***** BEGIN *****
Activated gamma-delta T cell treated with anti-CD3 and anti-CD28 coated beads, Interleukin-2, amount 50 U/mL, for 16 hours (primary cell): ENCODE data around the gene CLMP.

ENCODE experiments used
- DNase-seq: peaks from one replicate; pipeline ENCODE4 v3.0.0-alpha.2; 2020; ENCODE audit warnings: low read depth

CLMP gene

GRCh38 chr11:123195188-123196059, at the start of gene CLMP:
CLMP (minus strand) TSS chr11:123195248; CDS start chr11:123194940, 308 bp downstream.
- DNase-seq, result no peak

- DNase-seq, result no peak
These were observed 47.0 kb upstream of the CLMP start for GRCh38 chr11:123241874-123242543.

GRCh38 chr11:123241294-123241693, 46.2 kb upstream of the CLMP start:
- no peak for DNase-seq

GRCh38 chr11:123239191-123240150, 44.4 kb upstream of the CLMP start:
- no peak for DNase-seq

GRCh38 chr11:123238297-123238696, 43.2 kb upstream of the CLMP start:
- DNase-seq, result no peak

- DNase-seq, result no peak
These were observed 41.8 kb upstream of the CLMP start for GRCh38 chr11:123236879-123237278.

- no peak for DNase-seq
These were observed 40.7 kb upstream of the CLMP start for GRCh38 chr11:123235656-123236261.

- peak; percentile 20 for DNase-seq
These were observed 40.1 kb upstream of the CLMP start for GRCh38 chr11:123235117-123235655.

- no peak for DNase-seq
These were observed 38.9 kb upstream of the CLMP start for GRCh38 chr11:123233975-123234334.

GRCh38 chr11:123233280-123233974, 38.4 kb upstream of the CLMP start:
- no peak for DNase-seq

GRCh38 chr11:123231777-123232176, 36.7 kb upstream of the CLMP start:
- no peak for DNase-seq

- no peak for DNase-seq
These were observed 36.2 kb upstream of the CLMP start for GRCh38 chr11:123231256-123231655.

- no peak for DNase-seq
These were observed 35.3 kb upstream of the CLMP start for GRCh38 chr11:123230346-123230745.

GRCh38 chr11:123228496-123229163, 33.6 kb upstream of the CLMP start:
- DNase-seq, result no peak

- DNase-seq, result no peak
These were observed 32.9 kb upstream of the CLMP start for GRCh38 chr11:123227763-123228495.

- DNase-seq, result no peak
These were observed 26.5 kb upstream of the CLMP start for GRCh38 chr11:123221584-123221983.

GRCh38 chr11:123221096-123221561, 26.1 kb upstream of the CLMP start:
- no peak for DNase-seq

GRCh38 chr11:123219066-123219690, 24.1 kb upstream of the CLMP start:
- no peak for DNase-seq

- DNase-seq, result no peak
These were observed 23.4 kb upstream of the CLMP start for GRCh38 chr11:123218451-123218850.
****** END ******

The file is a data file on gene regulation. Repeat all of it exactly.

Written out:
Activated gamma-delta T cell treated with anti-CD3 and anti-CD28 coated beads, Interleukin-2, amount 50 U/mL, for 16 hours (primary cell): ENCODE data around the gene CLMP.

ENCODE experiments used
- DNase-seq: peaks from one replicate; pipeline ENCODE4 v3.0.0-alpha.2; 2020; ENCODE audit warnings: low read depth

CLMP gene

GRCh38 chr11:123195188-123196059, at the start of gene CLMP:
CLMP (minus strand) TSS chr11:123195248; CDS start chr11:123194940, 308 bp downstream.
- DNase-seq, result no peak

- DNase-seq, result no peak
These were observed 47.0 kb upstream of the CLMP start for GRCh38 chr11:123241874-123242543.

GRCh38 chr11:123241294-123241693, 46.2 kb upstream of the CLMP start:
- no peak for DNase-seq

GRCh38 chr11:123239191-123240150, 44.4 kb upstream of the CLMP start:
- no peak for DNase-seq

GRCh38 chr11:123238297-123238696, 43.2 kb upstream of the CLMP start:
- DNase-seq, result no peak

- DNase-seq, result no peak
These were observed 41.8 kb upstream of the CLMP start for GRCh38 chr11:123236879-123237278.

- no peak for DNase-seq
These were observed 40.7 kb upstream of the CLMP start for GRCh38 chr11:123235656-123236261.

- peak; percentile 20 for DNase-seq
These were observed 40.1 kb upstream of the CLMP start for GRCh38 chr11:123235117-123235655.

- no peak for DNase-seq
These were observed 38.9 kb upstream of the CLMP start for GRCh38 chr11:123233975-123234334.

GRCh38 chr11:123233280-123233974, 38.4 kb upstream of the CLMP start:
- no peak for DNase-seq

GRCh38 chr11:123231777-123232176, 36.7 kb upstream of the CLMP start:
- no peak for DNase-seq

- no peak for DNase-seq
These were observed 36.2 kb upstream of the CLMP start for GRCh38 chr11:123231256-123231655.

- no peak for DNase-seq
These were observed 35.3 kb upstream of the CLMP start for GRCh38 chr11:123230346-123230745.

GRCh38 chr11:123228496-123229163, 33.6 kb upstream of the CLMP start:
- DNase-seq, result no peak

- DNase-seq, result no peak
These were observed 32.9 kb upstream of the CLMP start for GRCh38 chr11:123227763-123228495.

- DNase-seq, result no peak
These were observed 26.5 kb upstream of the CLMP start for GRCh38 chr11:123221584-123221983.

GRCh38 chr11:123221096-123221561, 26.1 kb upstream of the CLMP start:
- no peak for DNase-seq

GRCh38 chr11:123219066-123219690, 24.1 kb upstream of the CLMP start:
- no peak for DNase-seq

- DNase-seq, result no peak
These were observed 23.4 kb upstream of the CLMP start for GRCh38 chr11:123218451-123218850.